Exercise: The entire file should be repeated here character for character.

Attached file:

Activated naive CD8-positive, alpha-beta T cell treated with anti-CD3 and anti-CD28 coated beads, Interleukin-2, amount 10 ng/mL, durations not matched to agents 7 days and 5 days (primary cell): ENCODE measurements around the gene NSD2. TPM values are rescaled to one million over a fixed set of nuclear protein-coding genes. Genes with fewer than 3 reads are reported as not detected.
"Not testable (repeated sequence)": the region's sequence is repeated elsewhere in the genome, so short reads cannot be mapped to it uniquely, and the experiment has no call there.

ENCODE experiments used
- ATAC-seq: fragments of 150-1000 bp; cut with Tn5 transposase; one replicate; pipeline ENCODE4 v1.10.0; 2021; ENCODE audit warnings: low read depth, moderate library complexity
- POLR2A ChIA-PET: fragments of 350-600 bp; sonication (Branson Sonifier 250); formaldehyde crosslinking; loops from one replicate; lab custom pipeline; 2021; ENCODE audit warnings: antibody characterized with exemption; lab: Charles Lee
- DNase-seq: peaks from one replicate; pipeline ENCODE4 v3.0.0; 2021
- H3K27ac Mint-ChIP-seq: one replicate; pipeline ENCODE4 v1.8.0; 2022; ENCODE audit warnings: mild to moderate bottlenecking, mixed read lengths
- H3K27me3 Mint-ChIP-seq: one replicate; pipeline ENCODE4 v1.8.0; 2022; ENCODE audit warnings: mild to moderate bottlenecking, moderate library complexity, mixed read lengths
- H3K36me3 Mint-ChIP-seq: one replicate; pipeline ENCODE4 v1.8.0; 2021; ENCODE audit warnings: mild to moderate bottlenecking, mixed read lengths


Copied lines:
Activated naive CD8-positive, alpha-beta T cell treated with anti-CD3 and anti-CD28 coated beads, Interleukin-2, amount 10 ng/mL, durations not matched to agents 7 days and 5 days (primary cell): ENCODE measurements around the gene NSD2. TPM values are rescaled to one million over a fixed set of nuclear protein-coding genes. Genes with fewer than 3 reads are reported as not detected.
"Not testable (repeated sequence)": the region's sequence is repeated elsewhere in the genome, so short reads cannot be mapped to it uniquely, and the experiment has no call there.

ENCODE experiments used
- ATAC-seq: fragments of 150-1000 bp; cut with Tn5 transposase; one replicate; pipeline ENCODE4 v1.10.0; 2021; ENCODE audit warnings: low read depth, moderate library complexity
- POLR2A ChIA-PET: fragments of 350-600 bp; sonication (Branson Sonifier 250); formaldehyde crosslinking; loops from one replicate; lab custom pipeline; 2021; ENCODE audit warnings: antibody characterized with exemption; lab: Charles Lee
- DNase-seq: peaks from one replicate; pipeline ENCODE4 v3.0.0; 2021
- H3K27ac Mint-ChIP-seq: one replicate; pipeline ENCODE4 v1.8.0; 2022; ENCODE audit warnings: mild to moderate bottlenecking, mixed read lengths
- H3K27me3 Mint-ChIP-seq: one replicate; pipeline ENCODE4 v1.8.0; 2022; ENCODE audit warnings: mild to moderate bottlenecking, moderate library complexity, mixed read lengths
- H3K36me3 Mint-ChIP-seq: one replicate; pipeline ENCODE4 v1.8.0; 2021; ENCODE audit warnings: mild to moderate bottlenecking, mixed read lengths